A Salute to Modern Femininity
Avoiding the slap-in-the-face sensuality that litters our socio-cultural channels and titillations, Knowles brings a hefty slice of self-awareness to her evening wear, outerwear and underwear amalgamations.
How do you design for women?
There are multiple things that come into play in our design process. We are interested in techincallity, such as functionality and creating pieces that are luxury products. We are also interested in exaggerated narratives. We usually imagine our woman as odd and unpredictable, challenging certain preconceived ideas in a tongue-in-cheek way.
Do you think sexiness is something constructed by men that women are reclaiming?
Sexiness is originally defined as being sexually alluring. It has evolved over the years and hopefully now should mean “very attractive” and shouldn't be defined by an objectifying gaze. It can be very empowering to feel attractive without any sexual association.
What influences you?
Sensuality, feminine/masculine stereotypes, pop culture, the tension between underwear and outerwear, a dangerous woman.
What are your brand’s innate reference points?
Things that relates to the above really. We usually build a narrative from references, details and garments or items. We usually work from a feeling or some idea and then build around it, making sure our core design language is the same.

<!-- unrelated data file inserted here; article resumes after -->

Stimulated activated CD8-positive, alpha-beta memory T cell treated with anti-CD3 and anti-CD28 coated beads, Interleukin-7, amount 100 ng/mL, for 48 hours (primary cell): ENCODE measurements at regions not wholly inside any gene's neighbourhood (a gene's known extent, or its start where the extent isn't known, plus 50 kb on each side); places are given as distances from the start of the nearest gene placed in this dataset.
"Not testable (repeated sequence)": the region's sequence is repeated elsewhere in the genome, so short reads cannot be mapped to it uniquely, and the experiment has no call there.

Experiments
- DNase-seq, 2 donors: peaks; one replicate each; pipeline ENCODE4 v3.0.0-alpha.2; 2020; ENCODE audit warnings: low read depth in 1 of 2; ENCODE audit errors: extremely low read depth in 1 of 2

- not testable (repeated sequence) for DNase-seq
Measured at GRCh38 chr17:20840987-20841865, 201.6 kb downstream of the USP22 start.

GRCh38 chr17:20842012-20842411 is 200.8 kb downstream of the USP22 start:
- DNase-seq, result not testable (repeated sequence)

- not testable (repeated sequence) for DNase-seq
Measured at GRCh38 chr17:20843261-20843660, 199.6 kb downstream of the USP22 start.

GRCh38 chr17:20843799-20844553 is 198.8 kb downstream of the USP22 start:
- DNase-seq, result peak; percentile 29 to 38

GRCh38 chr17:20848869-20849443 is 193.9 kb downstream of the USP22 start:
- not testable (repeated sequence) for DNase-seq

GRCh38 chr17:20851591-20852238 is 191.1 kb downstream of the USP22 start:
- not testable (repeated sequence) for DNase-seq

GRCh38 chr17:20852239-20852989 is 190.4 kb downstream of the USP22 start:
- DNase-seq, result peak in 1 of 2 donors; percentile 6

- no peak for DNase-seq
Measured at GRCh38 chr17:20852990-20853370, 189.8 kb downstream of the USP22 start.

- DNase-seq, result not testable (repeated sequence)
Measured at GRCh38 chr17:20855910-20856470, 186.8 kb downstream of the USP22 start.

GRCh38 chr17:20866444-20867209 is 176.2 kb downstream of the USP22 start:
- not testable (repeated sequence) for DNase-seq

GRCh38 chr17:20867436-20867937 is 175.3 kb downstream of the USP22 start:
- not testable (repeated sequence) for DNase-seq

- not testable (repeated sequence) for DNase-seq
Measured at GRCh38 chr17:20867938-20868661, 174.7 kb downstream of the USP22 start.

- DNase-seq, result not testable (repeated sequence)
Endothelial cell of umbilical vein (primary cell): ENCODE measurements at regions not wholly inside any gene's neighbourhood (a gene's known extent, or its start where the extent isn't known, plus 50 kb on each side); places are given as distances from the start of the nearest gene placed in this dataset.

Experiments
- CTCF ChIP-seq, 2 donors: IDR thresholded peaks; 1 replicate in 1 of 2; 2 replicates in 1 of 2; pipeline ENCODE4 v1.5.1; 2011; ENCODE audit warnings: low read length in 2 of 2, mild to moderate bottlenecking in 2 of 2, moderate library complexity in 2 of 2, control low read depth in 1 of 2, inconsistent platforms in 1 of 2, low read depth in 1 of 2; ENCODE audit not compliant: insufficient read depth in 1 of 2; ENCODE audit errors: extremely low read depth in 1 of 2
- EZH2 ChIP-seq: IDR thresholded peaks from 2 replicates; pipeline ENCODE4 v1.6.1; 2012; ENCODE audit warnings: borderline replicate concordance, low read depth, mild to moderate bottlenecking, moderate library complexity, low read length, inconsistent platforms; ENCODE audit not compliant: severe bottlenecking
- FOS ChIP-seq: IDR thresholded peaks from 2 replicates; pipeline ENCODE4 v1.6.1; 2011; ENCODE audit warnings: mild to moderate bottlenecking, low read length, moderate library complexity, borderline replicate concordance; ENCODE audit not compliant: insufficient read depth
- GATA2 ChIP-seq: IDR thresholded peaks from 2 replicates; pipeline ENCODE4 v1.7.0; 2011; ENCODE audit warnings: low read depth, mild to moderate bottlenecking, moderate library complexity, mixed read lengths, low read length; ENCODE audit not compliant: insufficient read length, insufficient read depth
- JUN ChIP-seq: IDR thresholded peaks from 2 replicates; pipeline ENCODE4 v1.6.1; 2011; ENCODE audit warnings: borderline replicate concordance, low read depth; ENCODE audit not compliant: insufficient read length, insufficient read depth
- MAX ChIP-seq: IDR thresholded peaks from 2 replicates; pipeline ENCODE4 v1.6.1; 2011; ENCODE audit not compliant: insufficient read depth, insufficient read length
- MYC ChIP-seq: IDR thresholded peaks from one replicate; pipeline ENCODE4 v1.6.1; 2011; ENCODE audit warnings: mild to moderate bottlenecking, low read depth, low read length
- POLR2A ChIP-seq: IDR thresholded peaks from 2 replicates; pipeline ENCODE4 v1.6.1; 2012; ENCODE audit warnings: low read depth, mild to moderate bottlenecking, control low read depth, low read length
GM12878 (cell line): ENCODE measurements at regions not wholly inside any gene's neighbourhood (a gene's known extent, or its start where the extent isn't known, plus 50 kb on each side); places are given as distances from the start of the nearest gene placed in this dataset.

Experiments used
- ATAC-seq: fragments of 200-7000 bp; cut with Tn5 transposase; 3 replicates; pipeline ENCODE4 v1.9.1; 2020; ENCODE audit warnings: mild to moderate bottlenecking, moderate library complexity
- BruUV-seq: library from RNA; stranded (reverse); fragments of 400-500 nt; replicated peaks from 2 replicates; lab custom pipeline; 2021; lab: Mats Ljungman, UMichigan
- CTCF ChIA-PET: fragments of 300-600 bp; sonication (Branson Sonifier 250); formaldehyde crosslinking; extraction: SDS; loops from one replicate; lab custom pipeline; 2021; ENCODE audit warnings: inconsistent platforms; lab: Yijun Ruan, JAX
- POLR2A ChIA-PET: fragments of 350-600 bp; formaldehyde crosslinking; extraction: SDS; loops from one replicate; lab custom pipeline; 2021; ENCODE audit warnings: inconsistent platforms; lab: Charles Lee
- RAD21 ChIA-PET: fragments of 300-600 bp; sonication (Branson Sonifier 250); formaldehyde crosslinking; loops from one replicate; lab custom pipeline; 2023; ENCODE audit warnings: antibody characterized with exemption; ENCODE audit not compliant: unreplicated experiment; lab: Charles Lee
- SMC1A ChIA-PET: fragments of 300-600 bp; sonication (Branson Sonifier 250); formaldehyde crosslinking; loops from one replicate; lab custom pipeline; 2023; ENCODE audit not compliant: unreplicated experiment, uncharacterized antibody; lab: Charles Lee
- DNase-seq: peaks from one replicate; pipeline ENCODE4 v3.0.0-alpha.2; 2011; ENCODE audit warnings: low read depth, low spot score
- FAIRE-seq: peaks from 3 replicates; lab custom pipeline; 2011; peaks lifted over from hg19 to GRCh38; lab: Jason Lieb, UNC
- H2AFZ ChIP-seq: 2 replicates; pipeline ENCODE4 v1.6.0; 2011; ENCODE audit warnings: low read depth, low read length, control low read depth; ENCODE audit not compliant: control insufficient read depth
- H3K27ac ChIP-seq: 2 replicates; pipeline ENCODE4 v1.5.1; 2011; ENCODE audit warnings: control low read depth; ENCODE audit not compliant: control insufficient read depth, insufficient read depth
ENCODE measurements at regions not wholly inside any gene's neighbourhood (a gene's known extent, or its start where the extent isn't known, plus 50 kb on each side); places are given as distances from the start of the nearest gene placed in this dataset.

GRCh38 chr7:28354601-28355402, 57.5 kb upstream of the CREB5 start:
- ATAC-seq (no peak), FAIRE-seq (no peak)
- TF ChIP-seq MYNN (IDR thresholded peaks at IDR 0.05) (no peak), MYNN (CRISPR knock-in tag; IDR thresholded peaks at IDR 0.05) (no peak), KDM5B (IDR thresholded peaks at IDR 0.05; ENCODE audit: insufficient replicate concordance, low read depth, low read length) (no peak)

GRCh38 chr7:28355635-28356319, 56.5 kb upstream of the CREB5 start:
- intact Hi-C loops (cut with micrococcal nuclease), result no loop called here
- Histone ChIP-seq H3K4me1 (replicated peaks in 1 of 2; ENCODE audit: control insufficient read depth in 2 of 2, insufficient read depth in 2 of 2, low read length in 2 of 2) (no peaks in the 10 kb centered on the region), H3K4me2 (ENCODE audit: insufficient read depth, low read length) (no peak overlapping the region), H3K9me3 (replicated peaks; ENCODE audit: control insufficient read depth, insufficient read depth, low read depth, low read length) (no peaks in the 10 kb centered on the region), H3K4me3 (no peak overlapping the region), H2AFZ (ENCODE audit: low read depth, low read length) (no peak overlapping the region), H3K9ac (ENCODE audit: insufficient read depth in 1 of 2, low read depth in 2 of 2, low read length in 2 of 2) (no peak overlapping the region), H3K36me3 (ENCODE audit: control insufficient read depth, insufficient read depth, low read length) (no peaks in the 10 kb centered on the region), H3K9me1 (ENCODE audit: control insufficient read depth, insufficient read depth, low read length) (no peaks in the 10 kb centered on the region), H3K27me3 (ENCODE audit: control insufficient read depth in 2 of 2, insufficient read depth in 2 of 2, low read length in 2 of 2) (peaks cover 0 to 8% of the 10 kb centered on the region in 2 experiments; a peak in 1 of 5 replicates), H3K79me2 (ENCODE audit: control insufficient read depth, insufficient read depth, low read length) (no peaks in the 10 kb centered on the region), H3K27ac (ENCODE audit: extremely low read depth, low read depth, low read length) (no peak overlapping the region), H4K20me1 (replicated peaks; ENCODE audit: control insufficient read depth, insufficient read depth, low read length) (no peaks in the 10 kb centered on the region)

How is the creative landscape changing for young designers?
It is becoming more and more saturated, and the attention of people is fleeting. You have to find a strategy, stick to your guns, build a language, hope people understand it and get on board. What really defines our generation, I believe, is how close to our customer we are and how their voices are becoming louder than everything else.
What was the most important lesson you learned while studying at Central Saint Martins?
Learning how to communicate an idea without having to talk.
Who do you admire?
Multiple people. We have been collaborating with amazing people from Lulu Kennedy, Natasha Booth, Grace Hartzel and my Mom. You know, women with an opinion and strength.
How do you feel is currently challenging the fashion system?
People doing their own things authentically instead of following the “trend”.
What do you want your brand to say to women?
That our clothes are not only of the current Zeitgeist, but of the future as well. That they are about empowerment but also craft and luxury. We spend a lot of time on construction, fit, detailing and sourcing good quality, which a lot of young designers sacrifice for aesthetic. We try to create objects of desire.
What does fashion mean to you?
It pretty much takes up all my time… It’s a love/hate relationship.